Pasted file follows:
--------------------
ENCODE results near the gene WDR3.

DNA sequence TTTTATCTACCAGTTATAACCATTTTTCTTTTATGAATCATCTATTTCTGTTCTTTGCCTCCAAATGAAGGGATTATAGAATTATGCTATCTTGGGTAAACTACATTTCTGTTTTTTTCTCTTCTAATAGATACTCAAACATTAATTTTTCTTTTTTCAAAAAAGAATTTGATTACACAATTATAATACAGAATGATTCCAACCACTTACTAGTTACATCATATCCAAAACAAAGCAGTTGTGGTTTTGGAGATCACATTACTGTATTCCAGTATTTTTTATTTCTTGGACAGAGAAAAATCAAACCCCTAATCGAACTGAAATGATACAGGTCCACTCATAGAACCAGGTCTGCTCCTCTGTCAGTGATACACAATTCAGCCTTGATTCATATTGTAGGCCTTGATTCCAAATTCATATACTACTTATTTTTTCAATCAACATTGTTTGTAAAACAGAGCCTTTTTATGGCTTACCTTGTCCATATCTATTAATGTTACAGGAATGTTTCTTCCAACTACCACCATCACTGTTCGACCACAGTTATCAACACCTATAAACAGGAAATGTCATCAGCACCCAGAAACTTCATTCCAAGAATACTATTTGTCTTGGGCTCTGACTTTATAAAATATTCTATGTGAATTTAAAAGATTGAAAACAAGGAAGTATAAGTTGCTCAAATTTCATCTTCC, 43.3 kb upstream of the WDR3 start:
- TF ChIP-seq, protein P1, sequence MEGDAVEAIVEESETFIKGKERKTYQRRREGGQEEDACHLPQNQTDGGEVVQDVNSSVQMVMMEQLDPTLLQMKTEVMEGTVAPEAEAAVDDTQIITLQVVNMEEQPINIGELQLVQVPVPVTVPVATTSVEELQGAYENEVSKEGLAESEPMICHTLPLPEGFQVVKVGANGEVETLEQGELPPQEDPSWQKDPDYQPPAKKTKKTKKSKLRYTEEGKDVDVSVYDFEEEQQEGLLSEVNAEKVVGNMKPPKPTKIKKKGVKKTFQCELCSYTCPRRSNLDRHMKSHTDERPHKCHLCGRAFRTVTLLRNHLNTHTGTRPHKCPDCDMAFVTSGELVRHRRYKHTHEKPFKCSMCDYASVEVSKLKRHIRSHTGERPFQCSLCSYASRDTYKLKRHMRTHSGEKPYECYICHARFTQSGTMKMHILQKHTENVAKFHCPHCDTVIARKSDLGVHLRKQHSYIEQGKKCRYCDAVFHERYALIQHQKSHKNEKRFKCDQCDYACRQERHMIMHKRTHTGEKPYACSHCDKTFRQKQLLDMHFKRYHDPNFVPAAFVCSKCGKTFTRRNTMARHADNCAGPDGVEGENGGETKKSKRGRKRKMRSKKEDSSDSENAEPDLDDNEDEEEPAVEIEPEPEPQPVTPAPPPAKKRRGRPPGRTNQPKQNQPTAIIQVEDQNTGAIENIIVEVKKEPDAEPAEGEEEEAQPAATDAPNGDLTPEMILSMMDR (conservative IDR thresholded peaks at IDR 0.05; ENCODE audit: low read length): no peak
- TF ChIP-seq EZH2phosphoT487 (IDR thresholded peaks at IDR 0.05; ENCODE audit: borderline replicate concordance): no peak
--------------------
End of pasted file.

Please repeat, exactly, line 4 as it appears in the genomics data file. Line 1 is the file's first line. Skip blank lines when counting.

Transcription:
- TF ChIP-seq EZH2phosphoT487 (IDR thresholded peaks at IDR 0.05; ENCODE audit: borderline replicate concordance): no peak